“The Eleven Bagatelles, Op. 119 were written by Ludwig van Beethoven between the 1790s and the early 1820s. By the end of 1803, he had already sketched Bagatelles Nos. 1 through 5 (along with several other short works for piano that he never published). In 1820, he composed the last five bagatelles of Op. 119, and published them as a set of five in 1821. The following year, he revised his old bagatelle sketches to construct a new collection for publication, adding a final bagatelle, No. 6, composed in late 1822. He then sent off this set of six to England for publication in 1823, along with Nos. 7 through 11, which had not yet been published in England.”
Oxford Dictionary definition of Bagatelle:
The name literally means a “a short unpretentious instrumental composition” as a reference to the light style of a piece.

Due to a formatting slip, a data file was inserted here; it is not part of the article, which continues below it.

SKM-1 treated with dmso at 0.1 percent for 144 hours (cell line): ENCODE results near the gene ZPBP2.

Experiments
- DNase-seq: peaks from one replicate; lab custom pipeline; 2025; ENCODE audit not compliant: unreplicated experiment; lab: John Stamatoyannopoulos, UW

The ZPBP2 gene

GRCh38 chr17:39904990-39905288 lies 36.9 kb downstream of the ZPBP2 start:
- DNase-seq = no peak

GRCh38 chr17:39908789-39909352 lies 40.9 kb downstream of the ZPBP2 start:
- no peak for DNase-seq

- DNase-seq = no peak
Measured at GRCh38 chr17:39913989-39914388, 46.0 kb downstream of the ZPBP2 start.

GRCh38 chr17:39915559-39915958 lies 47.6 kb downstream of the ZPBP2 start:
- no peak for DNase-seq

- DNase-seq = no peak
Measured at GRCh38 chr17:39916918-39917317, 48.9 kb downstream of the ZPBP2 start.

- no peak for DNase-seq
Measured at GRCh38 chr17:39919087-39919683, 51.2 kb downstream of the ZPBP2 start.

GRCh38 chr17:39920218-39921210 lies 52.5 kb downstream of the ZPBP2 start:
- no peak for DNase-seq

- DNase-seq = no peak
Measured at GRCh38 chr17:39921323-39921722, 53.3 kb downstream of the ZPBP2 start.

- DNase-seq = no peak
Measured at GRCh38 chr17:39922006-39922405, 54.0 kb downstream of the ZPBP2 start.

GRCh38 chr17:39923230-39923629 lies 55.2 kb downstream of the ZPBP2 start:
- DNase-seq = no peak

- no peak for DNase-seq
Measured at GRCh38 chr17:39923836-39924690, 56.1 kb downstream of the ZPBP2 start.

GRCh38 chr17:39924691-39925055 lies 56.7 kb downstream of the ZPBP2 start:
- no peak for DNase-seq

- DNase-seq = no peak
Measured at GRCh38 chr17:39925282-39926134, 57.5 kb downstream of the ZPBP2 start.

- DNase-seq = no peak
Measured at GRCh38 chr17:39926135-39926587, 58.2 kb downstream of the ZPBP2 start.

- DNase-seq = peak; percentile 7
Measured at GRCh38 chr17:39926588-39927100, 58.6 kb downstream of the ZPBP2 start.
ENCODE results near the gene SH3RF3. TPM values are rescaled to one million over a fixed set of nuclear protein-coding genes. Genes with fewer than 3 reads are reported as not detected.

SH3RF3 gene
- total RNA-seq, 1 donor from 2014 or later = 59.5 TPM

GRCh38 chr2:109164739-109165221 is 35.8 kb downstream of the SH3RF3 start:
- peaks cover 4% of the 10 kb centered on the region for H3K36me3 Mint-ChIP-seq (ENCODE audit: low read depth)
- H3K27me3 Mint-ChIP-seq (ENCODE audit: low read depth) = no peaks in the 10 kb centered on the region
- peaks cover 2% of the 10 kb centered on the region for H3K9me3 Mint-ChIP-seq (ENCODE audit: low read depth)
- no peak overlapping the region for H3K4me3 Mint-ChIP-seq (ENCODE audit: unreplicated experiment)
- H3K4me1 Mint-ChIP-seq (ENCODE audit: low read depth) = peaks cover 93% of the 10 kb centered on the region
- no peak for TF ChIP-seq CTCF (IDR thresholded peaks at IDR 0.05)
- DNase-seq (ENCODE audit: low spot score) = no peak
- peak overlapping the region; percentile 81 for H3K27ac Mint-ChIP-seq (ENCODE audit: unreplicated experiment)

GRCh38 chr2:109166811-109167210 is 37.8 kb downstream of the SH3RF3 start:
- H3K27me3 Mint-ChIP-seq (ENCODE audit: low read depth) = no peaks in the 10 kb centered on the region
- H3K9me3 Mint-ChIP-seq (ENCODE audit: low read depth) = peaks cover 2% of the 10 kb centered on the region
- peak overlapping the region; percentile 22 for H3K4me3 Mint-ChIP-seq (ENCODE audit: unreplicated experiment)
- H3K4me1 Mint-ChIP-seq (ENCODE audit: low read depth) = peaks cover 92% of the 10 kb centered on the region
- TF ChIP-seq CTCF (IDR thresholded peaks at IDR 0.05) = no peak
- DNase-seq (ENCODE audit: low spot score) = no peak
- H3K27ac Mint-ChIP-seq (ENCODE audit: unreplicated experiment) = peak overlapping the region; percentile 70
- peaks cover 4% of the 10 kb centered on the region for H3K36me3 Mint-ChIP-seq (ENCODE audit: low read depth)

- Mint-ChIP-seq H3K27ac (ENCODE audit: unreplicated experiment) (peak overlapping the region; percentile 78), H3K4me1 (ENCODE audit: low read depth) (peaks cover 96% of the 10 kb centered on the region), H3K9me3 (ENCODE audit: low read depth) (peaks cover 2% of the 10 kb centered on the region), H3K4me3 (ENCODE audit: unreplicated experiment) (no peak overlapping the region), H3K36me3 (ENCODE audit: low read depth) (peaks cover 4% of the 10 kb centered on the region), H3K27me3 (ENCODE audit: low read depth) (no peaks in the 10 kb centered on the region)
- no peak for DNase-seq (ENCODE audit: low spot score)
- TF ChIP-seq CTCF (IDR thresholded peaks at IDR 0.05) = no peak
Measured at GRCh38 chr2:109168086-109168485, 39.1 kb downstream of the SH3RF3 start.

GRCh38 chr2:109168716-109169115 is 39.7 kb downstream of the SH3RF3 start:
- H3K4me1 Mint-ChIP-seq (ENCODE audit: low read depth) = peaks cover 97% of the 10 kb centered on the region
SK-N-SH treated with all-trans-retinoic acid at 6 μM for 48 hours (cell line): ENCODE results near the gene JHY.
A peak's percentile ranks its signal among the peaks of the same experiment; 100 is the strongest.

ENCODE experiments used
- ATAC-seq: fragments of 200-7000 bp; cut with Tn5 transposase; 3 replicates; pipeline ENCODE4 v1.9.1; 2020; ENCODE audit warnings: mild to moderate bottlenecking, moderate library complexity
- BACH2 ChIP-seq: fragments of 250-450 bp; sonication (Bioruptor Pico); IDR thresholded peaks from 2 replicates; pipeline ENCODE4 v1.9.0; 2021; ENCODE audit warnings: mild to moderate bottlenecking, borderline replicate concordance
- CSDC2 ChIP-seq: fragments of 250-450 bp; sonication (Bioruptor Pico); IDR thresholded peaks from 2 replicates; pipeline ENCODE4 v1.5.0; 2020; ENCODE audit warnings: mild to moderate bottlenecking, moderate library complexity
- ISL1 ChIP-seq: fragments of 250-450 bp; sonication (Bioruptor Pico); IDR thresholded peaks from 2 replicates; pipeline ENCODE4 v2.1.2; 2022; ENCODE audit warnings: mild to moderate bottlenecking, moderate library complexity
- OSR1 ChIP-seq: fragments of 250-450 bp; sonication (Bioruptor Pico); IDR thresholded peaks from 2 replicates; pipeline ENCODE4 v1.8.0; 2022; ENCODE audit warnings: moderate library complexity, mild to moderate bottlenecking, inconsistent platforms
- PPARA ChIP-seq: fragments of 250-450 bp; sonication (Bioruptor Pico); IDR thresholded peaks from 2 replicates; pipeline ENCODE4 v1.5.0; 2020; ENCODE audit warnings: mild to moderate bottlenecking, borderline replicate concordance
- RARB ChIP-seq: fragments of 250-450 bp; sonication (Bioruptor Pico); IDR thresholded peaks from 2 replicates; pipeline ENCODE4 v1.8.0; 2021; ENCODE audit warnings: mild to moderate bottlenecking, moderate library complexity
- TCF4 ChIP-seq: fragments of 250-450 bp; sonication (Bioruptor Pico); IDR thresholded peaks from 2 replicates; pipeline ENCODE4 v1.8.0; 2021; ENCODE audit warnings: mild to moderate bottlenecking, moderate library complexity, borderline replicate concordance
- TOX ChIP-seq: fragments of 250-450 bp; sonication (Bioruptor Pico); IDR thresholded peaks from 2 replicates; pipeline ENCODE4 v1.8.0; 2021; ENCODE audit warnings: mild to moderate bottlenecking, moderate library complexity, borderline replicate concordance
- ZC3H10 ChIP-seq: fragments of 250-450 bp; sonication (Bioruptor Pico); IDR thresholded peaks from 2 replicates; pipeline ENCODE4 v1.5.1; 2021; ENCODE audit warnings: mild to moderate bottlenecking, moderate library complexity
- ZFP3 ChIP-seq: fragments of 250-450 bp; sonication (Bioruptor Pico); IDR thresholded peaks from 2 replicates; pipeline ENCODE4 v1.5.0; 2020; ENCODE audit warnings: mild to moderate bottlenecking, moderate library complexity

Bagatelle no. 1 is more complex than it looks.
Composed in the key of G minor, it uncannily ends on the Dominant of C minor, creating a C minor home key perception (that is, at the final cadence or last measure of the composition, as the G MAJOR chord resonates). But from a different perspective, the final G MAJOR chord at pianissimo level (very soft) could be considered a PARALLEL MAJOR to the Bagatelle’s firmly ingrained G minor key signature. Regardless of theoretical analysis, the composition is audibly more than a “lighthearted” work.
In my own preparation and instruction, I drew on Alfred Brendel and Shura Cherkassky’s readings, later adding a forte piano player’s rendition.
While reviewing and practicing the Bagatelle, I crystallized my ideas about phrasing:
In these comparative You Tube performances, staccato versus legato choices are varied, and tempo decisions relate to artistic preference.